I went freelance at the beginning of 2017. No planning, no saving three month’s income just in case things went wrong, just…full steam ahead into the world of self-employment. And while I wouldn’t necessarily recommend jumping in feet first and going freelance without a back-up plan, three months on I’m doing better than I thought I would be. So I guess that’s something?
But boy has it been one hell of a learning curve. Not so much in the work I’m doing; 90% of the time I’m confident in my abilities to pitch clients and do the work that needs to be done. But, as with any major life change, there are definitely a few things I’ve learnt.
Going Freelance – What I’ve Learnt So Far
1. You’re Not Going To Feel Like A #Girlboss All The Time
Some days I’ve woken up feeling like a total #girlboss. Full of motivation, self-confidence, and the knowledge that I can succeed because I’m smart and capable. Other times I’ve wondered if I can actually do this, and the self-doubt has eaten away at me for days. I think it’s important to acknowledge those feelings, though, and try not to let it get you down. And, usually, once I’ve ticked a few things off my to-do list or got some positive feedback from a client, I’m back to feeling like my usual self again.
2. You Need A Support Network
One benefit of regular employment is that you actually get to speak to other people on a daily basis. I’ve spent years blogging on my own in various places around the world, and when I lived in London I worked from home quite a bit, so it was kind of a surprise when I realised that I sometimes missed the social aspect of office work.
I’ve made a conscious effort to work in coffee shops or make sure I’m catching up with friends in the evening In a bid to stop myself turning into a hermit . But what I’ve also found I need is a support network of other freelancers and self-employed friends to chat to either throughout the day or to catch up with on the phone in the morning so we *both* feel like we’ve got our shit together.
Having a proper support network is also great for collaboration, passing on work when you’re super busy – I’ve definitely found work this way. Plus, it’s nice to know someone else understands that sometimes you’re *this* close to chatting to the aloe vera plant on your desk and need to hear a human voice.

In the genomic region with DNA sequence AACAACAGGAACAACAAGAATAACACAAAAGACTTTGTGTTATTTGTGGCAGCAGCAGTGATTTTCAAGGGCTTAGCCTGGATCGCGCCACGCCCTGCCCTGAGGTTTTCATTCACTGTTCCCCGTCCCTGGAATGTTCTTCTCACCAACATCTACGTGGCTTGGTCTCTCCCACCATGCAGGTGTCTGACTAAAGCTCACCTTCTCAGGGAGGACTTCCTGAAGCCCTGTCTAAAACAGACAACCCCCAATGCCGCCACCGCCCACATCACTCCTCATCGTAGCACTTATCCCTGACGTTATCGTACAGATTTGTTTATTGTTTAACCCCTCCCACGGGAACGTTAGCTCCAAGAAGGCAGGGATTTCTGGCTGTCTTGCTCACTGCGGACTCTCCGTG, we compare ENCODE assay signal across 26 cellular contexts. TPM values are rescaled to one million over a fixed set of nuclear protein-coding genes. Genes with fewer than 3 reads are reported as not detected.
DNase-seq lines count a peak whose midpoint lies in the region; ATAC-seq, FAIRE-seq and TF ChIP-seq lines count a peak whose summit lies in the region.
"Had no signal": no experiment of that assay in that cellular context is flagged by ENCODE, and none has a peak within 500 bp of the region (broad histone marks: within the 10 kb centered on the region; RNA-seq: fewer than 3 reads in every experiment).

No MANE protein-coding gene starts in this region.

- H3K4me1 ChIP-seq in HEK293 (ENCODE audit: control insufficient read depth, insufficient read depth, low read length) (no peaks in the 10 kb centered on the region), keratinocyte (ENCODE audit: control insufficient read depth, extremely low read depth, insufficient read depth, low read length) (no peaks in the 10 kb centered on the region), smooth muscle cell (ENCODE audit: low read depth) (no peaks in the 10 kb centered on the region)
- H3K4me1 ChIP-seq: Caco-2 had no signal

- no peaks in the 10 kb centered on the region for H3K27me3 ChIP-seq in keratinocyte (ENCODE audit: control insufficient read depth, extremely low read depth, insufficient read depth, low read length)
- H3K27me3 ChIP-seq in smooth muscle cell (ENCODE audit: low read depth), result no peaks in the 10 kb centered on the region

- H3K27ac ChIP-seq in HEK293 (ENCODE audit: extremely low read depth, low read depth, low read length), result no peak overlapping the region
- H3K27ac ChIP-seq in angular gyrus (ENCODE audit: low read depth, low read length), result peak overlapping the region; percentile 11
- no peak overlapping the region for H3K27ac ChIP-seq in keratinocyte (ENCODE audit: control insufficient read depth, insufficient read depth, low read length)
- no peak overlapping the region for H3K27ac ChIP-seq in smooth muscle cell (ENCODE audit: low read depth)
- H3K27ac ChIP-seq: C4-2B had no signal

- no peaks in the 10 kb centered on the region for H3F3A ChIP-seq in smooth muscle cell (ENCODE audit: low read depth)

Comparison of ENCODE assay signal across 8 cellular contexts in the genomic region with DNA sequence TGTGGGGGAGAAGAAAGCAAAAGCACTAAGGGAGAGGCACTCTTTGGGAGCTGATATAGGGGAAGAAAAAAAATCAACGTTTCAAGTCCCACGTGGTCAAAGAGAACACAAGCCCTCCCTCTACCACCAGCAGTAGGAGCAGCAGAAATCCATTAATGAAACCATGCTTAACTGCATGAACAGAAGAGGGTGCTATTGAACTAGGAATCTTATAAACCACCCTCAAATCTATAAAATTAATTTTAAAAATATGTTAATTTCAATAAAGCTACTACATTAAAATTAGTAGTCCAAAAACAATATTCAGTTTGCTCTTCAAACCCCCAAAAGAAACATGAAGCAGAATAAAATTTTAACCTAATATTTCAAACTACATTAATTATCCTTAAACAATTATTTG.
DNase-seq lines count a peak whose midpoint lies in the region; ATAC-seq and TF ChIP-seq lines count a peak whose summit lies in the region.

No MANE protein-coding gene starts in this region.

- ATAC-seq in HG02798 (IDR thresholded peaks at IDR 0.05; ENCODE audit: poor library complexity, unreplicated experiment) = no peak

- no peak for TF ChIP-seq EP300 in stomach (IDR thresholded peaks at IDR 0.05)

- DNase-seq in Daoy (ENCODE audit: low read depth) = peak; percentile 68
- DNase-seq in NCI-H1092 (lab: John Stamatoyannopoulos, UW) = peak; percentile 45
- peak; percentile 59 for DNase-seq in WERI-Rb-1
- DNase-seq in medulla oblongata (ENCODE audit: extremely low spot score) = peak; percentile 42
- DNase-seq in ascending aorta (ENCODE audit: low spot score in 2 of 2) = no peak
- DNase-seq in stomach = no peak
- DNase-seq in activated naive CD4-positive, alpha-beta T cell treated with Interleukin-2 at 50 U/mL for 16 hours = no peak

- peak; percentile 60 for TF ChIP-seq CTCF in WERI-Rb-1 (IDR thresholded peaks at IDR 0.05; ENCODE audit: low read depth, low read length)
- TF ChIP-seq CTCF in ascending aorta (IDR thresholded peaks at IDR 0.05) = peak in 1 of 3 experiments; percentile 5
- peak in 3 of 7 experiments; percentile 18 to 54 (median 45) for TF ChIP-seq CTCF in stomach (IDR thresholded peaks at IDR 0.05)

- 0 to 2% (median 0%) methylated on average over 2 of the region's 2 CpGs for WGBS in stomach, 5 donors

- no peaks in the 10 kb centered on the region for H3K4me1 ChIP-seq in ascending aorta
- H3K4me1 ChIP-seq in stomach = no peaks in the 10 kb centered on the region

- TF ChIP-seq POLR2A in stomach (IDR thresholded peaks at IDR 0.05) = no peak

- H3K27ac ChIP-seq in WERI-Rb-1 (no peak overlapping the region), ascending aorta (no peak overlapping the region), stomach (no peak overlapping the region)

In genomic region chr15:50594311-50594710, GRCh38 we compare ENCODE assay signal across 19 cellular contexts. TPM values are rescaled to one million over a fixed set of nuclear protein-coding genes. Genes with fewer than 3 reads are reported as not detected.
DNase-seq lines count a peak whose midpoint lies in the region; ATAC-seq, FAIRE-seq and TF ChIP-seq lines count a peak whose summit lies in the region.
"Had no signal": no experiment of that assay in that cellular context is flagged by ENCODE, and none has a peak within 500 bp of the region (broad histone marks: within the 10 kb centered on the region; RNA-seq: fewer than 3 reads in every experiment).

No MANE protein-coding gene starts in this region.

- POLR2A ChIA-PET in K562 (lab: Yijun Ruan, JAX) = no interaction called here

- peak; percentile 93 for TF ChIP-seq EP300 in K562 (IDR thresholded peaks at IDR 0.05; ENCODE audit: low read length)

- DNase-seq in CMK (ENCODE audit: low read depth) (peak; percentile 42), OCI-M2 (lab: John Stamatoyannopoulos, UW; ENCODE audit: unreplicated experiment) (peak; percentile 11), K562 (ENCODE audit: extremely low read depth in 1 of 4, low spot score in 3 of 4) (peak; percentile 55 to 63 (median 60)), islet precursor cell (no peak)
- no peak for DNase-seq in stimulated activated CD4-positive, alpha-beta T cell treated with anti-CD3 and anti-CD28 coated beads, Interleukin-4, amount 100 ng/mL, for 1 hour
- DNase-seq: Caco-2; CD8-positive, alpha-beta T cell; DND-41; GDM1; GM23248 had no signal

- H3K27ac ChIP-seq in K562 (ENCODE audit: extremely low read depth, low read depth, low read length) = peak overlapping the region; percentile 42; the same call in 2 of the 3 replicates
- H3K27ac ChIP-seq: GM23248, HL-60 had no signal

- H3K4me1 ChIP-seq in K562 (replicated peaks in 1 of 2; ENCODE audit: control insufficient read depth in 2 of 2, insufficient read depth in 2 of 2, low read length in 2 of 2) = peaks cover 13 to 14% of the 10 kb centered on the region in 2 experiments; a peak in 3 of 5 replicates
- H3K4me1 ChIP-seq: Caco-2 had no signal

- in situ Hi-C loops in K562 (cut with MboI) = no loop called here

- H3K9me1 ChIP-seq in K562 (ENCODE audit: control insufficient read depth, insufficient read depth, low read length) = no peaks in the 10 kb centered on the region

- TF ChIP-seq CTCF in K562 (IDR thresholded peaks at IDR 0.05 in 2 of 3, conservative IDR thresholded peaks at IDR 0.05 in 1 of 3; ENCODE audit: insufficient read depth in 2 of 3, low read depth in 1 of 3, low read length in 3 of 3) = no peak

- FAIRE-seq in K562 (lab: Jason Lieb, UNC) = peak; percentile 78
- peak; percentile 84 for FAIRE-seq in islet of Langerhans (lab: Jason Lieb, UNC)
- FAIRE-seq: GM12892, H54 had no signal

3. Routine Is Key
I could suddenly make my own hours when I went freelance, and in the first couple of weeks I definitely treated myself to a fair few lie-ins. But there was something about those lazy mornings that made me feel a bit like I didn’t have my shit together.
It’s all well and good getting up late, but it normally means you end up working into the evening. That isn’t healthy. Everyone needs time out.
Now, I try to be at my desk by at least 9:30, have a proper break for lunch, then finish up at about 6pm or 7pm. Sometimes, if I’m up against a deadline, I work later and I try not to work at weekends unless I have to. The flexibility is probably one of the things I like the most about working for myself, but, for me, getting shit done means getting into a routine.
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4. Money Worries? You Need To Get Organised
This one was particularly hard for me. I’ve never been very good at managing my own money. After receiving a regular paycheck for so long, changing my mindset was scary.
Suddenly being responsible for tracking my income and expenses was overwhelming, so I set up a few spreadsheets that I update weekly. I wouldn’t say I’m totally comfortable with this part of freelancing yet, but I’m hoping that it will pay off in the long-run.
5. There’s No Shame In Diversifying Your Income
While I’m ticking along nicely working for myself, I’m also under no illusion that at some point I might need to top up my funds with cafe or bar work. Both of which I’ve done before.
I think there’s way too much focus on finding a “career job”. I have friends who freelance around part time work and they’ve often told me how sick they are of family members asking when they’re going to get a “proper job”.
Newsflash: ANYTHING THAT ALLOWS YOU TO MAKE MONEY IS A PROPER JOB.
So if I need to go do that, I will. There’s no shame in diversifying your income.
I’d planned on going freelance in the future but when my circumstances changed it just felt right, to be honest. Sure, I didn’t have anything figured out (which was kind of scary) but sometimes you just need to do it. Start. MAKE A DECISION AND RUN WITH IT.
So far it seems to be going well. And if I keep working hard and hustling, and making sure I’m always doing my best work, I’m hoping I can make going freelance one of the best decisions I’ve ever made. Fingers crossed.
p.s. find more about my freelance services, including digital PR and social media management, here.